In addition to making home appliances smarter and more efficient, manufacturers are increasingly working on making white goods look, well, less like white goods.
“Color in the kitchen continues to be a huge trend—we’re no longer just seeing a touch of color but vibrant, bold hues are gaining in popularity,” says Chelsea McClaran, brand manager at luxury kitchen appliance company True Residential. McClaran notes that more than 50 percent of her company’s sales in are in appliances with finishes such as sage or blue-gray. In fact, close on the heels of CES at the Kitchen and Bath Industry Show in Las Vegas January 31 to February 2, True will be introducing more color.
Even lowly appliances like air filters are getting makeovers. LG’s PuriCare Aero Furniture is an air purifier that comes disguised as a coffee table. The base of the table acts as the filtration system, which reduces the presence of viruses and bacteria by up to 99.99 percent, according to the company. Moreover, the Aero Furniture comes in three striking colors, rose, yellow, or gray, with a choice of two different tabletops, oval or round. The unique design earned the LG air purifier a CES 2023 Innovation Award.
Emphasizing energy efficiency—and an ultra slim design—is another 2023 CES Best of Innovation winner, the Graphene Radiator by Korea’s Graphene Square. By attaching a thin, one-atom-thick film of graphene onto a glass plate, the company has created a transparent radiator that can produce heat using 30 percent less energy than traditional electric radiators. The Graphene is so svelte that it has been called a virtual fireplace.
Also slimming down are robovacs. It continues to be a competitive category, especially since Amazon purchased the market leader iRobot, maker of the Roomba, for $1.7 billion earlier this year. One standout at the 2023 CES promises to be the Ultra-Slim LiDAR Navigation Robot Vacuum & Mop by TP-Link. Touted as the thinnest model on the market, TP-Link has hidden the lidar sensor inside the chassis so that it doesn’t protrude above the top of the vacuum. That means the TP-Link model can get under cabinets and into other challenging spots that other robovacs can’t reach.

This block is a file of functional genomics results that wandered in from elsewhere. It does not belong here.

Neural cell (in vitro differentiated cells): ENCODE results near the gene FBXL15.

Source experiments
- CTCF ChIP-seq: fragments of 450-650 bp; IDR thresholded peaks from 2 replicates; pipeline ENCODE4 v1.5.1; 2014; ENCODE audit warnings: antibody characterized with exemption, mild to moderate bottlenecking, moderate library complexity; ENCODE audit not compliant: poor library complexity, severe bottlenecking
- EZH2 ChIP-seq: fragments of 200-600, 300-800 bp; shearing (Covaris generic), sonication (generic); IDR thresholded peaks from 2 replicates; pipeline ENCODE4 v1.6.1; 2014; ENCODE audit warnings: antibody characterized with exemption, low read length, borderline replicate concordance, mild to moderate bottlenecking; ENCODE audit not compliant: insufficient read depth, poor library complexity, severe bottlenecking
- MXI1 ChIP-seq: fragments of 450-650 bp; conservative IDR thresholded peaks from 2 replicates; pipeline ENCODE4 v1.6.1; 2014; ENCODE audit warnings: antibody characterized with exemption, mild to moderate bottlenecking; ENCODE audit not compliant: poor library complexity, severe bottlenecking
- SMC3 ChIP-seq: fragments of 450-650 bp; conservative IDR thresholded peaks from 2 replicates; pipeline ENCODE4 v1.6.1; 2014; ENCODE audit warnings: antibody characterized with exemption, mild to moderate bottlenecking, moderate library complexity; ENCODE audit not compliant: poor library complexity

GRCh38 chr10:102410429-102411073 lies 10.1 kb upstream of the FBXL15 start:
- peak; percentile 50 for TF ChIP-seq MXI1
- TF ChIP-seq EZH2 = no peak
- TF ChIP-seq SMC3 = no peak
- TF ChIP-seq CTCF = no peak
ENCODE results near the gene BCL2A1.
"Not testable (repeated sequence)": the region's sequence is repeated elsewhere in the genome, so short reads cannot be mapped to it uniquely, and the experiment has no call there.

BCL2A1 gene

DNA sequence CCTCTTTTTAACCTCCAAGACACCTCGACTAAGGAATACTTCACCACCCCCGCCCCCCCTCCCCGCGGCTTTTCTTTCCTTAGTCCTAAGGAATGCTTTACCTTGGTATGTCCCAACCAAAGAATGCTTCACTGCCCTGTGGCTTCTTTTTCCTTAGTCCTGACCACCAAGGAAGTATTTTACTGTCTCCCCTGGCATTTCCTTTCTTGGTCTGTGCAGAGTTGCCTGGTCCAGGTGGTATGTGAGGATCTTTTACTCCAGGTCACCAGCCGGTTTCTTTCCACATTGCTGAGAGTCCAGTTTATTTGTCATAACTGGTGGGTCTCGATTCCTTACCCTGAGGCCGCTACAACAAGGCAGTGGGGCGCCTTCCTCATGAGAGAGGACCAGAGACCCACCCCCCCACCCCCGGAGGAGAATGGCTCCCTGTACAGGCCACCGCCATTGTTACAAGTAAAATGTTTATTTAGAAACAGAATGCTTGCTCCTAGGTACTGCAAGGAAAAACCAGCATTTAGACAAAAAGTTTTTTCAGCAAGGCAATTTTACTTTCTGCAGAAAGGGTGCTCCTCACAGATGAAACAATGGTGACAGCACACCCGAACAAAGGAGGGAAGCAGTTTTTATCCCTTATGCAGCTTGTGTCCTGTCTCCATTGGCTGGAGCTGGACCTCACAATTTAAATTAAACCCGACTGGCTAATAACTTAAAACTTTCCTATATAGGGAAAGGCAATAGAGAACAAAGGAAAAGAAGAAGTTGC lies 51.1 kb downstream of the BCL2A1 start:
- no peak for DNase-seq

Using more sustainable materials will be a major theme of CES, such as Samsung’s touting of its Galaxy Z Flip4 and Galaxy Z Fold4 as being made with recycled fishing nets and using 100 percent recycled paper packaging. But at CES the company will also be touting energy efficiency, specifically in its appliances. The company’s Bespoke AI Laundry products, which come in a variety of colors, aren’t just pretty, they’re also smart. Using special algorithms the Samsung Bespoke AI Washer automatically identifies fabric types and dirt levels, optimizing its performance accordingly to improve energy efficiency. The company’s Bespoke AI Dryer uses sensors to measure the moisture content of clothes in order to optimize drying cycles and reduce temperatures and operating times.
Many appliance makers continue to make incremental improvements. Fisher & Paykel’s compact Series 11 Dishdrawer dishwasher uses 4 percent less water than previous models, for example. But in appliances, Fisher & Paykel’s channel marketing director, Paula Smith, says a lot of consumer interest continues to be on healthy living and that means healthier cooking. Smith says, for example, steam cooking (a new feature on many appliances) helps retain up to 50 percent more nutrients when cooking fish, chicken, and vegetables—without the need for oil or butter. Steam cooking also supports sustainability by reducing food waste because it is “ideal for reheating leftovers, retaining optimal moisture levels with accuracy and precision, so consumers can have day-old leftovers that are good as when they were first prepared,” she says.
Will the pandemic trend of consumers upgrading their home appliances because they were spending more time at home continue? Some firms that are focused on kitchen equipment are optimistic.
“We are continuing to see a lot of renovation projects and upgrades,” says Brian Eschew, sales and marketing director for Dometic Home, which makes home wine fridges, beverage centers, as well as professional kitchen equipment. “People are looking for solutions that can transform a space,” he says, “even if that space is small and compact.”